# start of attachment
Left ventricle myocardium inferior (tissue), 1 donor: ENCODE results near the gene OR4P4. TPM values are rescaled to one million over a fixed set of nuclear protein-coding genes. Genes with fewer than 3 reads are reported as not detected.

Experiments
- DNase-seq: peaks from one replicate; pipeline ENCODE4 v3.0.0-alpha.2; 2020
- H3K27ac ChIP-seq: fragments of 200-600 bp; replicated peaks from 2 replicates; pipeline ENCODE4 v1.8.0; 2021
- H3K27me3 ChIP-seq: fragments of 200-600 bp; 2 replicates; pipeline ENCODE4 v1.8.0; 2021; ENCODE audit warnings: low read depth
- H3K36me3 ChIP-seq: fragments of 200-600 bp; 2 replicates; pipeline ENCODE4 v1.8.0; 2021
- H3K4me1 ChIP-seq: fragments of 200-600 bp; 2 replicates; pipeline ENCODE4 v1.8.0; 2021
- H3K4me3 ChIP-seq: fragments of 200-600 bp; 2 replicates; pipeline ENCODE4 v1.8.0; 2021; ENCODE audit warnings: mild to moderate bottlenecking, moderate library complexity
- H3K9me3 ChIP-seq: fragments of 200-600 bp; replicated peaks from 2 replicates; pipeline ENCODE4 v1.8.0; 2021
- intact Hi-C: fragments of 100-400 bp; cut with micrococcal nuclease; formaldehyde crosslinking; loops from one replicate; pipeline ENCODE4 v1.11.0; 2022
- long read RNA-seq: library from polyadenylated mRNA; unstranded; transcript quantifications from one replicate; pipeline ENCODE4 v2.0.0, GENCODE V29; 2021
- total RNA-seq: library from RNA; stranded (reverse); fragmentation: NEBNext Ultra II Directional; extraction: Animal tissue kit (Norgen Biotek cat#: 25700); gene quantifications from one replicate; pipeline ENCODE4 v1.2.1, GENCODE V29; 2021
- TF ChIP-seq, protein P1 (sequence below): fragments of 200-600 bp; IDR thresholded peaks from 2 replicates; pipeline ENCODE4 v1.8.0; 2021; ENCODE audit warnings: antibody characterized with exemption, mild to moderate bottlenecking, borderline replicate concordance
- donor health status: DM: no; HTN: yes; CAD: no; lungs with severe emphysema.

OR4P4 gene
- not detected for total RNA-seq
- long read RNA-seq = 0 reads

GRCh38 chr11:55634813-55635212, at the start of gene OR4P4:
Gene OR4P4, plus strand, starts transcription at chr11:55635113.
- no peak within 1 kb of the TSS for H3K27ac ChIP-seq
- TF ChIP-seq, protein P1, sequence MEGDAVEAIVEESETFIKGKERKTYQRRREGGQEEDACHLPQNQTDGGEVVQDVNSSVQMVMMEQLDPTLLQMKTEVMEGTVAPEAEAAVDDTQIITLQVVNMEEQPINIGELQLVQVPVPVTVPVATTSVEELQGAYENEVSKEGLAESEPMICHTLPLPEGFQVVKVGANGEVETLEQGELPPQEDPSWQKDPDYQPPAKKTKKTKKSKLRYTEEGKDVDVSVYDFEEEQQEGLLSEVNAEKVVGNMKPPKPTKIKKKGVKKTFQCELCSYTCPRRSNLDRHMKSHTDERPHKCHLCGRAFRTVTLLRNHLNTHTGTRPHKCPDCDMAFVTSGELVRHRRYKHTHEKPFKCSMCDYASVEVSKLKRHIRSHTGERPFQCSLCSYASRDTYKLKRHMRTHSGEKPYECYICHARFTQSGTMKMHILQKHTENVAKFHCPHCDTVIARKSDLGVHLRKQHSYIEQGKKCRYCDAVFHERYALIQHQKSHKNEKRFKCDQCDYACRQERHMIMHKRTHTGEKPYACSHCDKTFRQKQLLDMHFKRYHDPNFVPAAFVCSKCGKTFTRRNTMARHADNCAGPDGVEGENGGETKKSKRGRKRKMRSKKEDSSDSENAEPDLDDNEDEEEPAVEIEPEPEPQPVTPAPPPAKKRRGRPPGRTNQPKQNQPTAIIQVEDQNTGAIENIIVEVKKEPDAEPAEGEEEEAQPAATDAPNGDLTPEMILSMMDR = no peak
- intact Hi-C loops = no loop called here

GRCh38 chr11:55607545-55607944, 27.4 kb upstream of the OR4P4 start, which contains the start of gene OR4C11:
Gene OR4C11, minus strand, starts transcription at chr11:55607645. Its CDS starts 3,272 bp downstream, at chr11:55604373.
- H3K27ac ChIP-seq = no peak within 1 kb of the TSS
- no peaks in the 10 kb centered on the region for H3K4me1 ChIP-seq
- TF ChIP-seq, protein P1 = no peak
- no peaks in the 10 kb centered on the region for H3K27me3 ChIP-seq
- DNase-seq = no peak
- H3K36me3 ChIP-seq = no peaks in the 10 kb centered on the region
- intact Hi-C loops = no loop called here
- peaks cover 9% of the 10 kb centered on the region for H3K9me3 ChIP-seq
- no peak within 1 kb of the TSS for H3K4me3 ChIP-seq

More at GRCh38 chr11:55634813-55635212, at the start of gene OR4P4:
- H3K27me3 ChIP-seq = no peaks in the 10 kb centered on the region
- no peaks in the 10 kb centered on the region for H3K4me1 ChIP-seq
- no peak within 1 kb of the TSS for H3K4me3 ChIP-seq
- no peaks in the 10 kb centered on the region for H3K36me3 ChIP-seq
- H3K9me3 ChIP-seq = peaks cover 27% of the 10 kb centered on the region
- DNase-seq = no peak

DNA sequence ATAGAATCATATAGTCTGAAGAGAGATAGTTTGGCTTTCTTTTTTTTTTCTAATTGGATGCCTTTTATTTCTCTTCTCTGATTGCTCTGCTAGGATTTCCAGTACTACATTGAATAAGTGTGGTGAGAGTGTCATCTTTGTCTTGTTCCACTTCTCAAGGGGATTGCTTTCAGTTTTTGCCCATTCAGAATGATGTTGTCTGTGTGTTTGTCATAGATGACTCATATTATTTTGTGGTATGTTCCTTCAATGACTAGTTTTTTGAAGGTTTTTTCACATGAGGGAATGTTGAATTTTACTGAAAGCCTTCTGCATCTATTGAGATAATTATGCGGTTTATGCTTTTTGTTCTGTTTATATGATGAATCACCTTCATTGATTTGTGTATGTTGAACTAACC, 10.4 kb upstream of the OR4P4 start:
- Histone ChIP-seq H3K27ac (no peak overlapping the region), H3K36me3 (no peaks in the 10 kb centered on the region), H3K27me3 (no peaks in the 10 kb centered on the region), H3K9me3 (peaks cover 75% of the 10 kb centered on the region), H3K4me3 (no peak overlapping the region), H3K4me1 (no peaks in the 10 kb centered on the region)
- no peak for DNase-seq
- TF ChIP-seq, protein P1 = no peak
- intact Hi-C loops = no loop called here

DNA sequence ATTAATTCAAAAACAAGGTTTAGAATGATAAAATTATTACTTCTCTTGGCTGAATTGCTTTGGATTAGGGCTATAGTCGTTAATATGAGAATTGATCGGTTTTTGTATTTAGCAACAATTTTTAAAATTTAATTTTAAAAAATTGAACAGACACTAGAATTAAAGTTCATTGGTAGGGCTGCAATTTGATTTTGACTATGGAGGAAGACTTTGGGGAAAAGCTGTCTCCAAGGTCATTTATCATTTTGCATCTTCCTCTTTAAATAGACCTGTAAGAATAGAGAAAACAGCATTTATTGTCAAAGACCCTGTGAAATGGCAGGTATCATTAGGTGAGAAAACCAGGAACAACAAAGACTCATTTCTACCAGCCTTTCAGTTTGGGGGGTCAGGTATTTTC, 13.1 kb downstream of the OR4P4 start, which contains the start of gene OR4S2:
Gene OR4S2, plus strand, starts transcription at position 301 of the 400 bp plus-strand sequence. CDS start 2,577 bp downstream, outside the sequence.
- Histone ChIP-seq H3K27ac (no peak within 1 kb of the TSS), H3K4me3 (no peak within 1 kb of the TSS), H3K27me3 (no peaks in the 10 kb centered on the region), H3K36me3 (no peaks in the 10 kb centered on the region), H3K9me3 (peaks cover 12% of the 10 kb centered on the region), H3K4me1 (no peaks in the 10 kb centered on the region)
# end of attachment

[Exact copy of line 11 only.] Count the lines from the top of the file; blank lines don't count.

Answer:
- long read RNA-seq: library from polyadenylated mRNA; unstranded; transcript quantifications from one replicate; pipeline ENCODE4 v2.0.0, GENCODE V29; 2021